First, various sections of the Comprehensive Voting Act of 1977 indicate qualification of a voter is not a contest "irregularity." *957 Section 115.577, RSMo 1986, provides procedural guidance where the contest involves a municipal office. It sets a time limit and describes the function of the petition. Section 115.579, RSMo 1986, describes the procedure to be followed after the petition is filed and before a hearing. Section 115.581, RSMo 1986, directs the court to proceed immediately to try the case after the filing of a petition and answer. Section 115.583, RSMo 1986, requires the court to order "a recount of all votes brought in question by the petition or its answer" if it "finds there is a prima facie showing of irregularities which would place the result of any contested election in doubt...." The authority to contest relates to "irregularities [which] occurred in the election." § 115.553.1, RSMo 1986. Under section 115.583, RSMo 1986, the irregularities to support a contest are those that may be discovered during a mandated recount. Obviously, voter qualifications are not such irregularities because they are not discoverable during the required recount process. An examination of ballots, the function of a recount, will not shed any light on voter qualifications. This suggests that the irregularities that may be alleged under section 115.553.1, RSMo 1986, and would justify, if proven, a recount and a possible new election, do not include voter qualifications or registration. This is true irrespective of whether registration is considered a qualification in addition to qualifications described in section 115.133, RSMo 1986.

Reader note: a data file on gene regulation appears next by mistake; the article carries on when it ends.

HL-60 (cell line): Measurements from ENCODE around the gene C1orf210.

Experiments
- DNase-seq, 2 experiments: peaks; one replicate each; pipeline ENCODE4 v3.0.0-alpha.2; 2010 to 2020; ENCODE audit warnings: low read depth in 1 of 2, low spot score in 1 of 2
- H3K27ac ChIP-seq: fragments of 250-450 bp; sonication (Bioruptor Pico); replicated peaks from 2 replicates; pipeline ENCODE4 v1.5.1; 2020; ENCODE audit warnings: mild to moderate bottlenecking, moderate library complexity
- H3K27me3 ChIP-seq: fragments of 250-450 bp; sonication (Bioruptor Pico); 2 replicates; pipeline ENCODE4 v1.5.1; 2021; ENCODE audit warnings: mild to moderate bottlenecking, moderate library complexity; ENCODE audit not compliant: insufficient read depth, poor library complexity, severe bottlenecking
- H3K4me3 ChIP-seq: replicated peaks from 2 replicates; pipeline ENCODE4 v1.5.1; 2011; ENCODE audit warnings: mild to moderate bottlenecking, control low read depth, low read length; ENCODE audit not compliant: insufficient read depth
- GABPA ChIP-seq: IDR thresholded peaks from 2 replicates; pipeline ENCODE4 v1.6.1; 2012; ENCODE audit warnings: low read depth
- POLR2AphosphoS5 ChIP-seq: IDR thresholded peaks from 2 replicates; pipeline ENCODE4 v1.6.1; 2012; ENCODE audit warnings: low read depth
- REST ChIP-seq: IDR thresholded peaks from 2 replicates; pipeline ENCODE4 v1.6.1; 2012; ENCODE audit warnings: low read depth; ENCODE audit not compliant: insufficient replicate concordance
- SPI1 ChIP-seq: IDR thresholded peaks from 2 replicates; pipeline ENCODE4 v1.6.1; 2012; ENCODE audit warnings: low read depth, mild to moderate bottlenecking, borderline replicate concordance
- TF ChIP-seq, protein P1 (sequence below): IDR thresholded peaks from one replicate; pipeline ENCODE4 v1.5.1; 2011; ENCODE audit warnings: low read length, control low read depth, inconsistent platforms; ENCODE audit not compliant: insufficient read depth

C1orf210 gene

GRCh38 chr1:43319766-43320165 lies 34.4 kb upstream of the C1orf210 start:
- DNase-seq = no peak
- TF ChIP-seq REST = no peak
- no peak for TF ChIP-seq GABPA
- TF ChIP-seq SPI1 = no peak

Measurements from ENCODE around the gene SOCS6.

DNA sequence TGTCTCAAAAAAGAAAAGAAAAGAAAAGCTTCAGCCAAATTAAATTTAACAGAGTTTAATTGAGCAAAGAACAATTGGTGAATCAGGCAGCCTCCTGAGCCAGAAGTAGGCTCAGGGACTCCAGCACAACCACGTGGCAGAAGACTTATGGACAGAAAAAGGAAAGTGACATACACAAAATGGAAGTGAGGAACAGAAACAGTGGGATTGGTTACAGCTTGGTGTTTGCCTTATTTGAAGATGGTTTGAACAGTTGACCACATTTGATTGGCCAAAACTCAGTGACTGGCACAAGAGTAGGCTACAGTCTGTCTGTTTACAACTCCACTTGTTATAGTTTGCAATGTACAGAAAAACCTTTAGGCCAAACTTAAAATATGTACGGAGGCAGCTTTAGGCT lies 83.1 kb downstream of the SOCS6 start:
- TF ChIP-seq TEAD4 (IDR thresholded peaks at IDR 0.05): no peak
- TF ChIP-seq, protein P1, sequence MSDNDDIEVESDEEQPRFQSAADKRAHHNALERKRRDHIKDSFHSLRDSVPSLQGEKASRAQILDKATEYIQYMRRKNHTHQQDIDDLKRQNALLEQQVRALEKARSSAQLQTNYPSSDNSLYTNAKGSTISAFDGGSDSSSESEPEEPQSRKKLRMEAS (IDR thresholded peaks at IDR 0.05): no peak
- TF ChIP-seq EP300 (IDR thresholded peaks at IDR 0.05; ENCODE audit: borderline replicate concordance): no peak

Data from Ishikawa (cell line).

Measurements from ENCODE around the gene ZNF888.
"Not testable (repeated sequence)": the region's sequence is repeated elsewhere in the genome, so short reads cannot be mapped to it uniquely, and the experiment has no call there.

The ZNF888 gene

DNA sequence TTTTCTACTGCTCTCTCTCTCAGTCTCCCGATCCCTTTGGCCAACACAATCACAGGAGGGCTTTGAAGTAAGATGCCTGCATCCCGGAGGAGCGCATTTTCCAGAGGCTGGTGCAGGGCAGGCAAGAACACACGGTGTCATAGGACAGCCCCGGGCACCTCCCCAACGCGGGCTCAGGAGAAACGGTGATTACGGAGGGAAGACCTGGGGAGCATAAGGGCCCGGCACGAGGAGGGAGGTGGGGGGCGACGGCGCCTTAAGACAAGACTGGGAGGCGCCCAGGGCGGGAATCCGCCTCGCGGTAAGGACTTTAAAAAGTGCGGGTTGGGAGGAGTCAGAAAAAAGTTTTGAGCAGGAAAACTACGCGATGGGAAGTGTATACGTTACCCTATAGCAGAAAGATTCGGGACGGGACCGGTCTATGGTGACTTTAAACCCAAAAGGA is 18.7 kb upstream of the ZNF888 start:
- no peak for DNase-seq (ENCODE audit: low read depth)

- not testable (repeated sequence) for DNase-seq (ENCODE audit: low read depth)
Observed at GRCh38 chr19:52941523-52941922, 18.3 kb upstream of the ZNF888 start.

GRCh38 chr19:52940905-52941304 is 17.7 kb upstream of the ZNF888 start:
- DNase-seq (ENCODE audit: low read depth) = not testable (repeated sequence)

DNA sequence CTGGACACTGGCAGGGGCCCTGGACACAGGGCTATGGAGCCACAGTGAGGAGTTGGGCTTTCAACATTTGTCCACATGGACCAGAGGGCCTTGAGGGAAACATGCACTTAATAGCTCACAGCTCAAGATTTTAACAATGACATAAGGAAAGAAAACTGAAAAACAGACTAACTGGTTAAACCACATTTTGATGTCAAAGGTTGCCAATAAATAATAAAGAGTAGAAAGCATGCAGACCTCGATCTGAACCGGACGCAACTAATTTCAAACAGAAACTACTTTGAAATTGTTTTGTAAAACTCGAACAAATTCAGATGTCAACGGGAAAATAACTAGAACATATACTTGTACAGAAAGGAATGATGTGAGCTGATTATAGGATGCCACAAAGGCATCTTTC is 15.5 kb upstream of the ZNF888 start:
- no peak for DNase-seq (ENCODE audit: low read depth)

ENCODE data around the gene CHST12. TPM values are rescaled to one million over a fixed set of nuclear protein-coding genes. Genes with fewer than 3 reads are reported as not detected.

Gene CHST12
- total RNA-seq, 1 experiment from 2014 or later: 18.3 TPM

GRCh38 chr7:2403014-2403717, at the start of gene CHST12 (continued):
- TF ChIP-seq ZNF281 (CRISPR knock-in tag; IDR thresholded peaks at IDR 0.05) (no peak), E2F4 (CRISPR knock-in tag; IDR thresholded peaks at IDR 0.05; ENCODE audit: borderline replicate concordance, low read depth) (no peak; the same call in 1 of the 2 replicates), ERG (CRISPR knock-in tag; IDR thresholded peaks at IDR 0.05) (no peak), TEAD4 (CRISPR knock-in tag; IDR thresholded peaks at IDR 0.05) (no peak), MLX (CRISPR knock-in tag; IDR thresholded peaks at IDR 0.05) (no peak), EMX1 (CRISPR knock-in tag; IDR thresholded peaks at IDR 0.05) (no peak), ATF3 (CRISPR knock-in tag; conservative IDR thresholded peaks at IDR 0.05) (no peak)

Second, the Comprehensive Election Act of 1977, chapter 115, RSMo 1986, provides procedures for preventing an unqualified or unregistered voter from voting. The qualifications of a voter are set forth in section 115.133.1, RSMo 1986. Qualifications for registration are set forth in section 115.135, RSMo 1986. Initially, the voter registration process will determine qualifications and residency. The statute requires registration to be completed not later than the fourth Wednesday prior to an election. § 115.135, RSMo 1986. This allows an interval for a candidate or others to determine facts regarding qualifications of registered voters. The identity or qualifications of any person offering to vote may be challenged before the vote is cast. § 115.429.2, RSMo 1986. Registered voters, and others, may make such challenge, and no ballot will be presented to a voter "until his identity and qualifications have been established." § 115.429.2, RSMo 1986. Subsequent subsections of section 115.429, RSMo 1986, set forth a procedure for election judges to determine qualifications and registration, subject to immediate appeal to the circuit court by either the voter or election officials. As a result of these provisions, qualifications and registration of a voter are not free from question, but under the statutory scheme the challenge is to be made before, not after, a vote is cast. The statute does not expressly provide for collateral attack on grounds of lack of qualification or currency of registration, and in the absence of statutory authority, there is no authority to contest an election. Wells v. Noldon, 679 S.W.2d 889, 890 (Mo.App.1984).